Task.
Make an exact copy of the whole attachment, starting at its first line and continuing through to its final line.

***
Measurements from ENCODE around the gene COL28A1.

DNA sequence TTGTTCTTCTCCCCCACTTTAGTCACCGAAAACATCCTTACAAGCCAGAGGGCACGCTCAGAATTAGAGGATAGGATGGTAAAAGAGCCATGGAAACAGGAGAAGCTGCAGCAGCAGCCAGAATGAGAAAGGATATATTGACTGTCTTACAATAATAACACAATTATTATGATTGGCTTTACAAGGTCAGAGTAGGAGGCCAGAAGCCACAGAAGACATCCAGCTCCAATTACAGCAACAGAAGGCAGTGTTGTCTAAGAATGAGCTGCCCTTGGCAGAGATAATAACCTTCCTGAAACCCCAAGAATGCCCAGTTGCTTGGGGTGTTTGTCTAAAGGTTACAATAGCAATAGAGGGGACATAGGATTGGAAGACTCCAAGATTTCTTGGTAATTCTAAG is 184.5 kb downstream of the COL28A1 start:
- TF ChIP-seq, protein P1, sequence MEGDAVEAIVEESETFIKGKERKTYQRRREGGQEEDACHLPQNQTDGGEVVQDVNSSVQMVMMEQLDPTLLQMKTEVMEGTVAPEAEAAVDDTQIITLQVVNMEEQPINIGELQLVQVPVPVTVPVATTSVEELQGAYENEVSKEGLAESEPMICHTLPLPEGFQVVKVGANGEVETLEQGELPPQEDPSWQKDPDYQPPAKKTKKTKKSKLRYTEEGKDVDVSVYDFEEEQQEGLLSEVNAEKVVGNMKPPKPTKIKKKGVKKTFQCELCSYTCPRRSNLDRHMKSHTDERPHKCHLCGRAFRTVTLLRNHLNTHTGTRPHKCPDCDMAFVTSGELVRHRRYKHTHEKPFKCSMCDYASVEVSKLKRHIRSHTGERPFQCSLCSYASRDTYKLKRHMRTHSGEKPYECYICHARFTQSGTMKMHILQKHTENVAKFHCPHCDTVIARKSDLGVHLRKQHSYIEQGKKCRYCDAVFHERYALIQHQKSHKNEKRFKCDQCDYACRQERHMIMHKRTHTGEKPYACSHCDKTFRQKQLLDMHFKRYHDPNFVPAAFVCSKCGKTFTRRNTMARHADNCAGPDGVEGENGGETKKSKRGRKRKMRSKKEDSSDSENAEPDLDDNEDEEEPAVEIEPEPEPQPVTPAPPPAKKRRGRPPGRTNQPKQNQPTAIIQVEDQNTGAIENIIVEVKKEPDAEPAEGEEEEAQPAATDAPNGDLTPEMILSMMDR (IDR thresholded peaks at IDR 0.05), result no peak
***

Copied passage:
Measurements from ENCODE around the gene COL28A1.

DNA sequence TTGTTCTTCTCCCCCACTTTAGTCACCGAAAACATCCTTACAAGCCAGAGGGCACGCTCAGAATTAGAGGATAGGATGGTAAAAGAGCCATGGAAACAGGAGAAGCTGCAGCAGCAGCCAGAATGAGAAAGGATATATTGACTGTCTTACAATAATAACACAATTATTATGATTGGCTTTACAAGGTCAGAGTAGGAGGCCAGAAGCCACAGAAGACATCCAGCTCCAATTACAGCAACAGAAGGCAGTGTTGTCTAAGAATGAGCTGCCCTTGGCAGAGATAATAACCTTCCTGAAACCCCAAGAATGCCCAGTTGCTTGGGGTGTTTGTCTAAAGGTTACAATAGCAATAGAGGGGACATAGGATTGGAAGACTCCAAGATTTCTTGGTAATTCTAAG is 184.5 kb downstream of the COL28A1 start:
- TF ChIP-seq, protein P1, sequence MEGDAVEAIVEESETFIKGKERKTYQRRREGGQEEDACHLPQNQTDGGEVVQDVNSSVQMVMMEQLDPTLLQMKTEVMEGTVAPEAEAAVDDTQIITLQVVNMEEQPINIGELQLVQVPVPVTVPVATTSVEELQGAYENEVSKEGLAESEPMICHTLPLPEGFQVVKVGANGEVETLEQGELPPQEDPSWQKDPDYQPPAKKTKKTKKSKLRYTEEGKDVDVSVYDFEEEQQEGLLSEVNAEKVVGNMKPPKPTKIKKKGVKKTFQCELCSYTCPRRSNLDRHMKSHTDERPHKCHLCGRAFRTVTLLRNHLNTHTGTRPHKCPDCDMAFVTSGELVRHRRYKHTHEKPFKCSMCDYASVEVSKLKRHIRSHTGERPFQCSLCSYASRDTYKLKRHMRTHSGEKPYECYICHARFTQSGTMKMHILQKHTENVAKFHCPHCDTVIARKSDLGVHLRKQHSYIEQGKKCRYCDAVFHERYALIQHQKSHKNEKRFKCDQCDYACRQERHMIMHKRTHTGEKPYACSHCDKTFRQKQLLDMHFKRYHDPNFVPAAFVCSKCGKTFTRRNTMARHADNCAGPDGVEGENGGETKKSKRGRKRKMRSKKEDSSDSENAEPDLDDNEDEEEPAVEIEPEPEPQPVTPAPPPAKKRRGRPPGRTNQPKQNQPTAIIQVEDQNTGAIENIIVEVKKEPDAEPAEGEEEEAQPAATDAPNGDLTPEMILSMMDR (IDR thresholded peaks at IDR 0.05), result no peak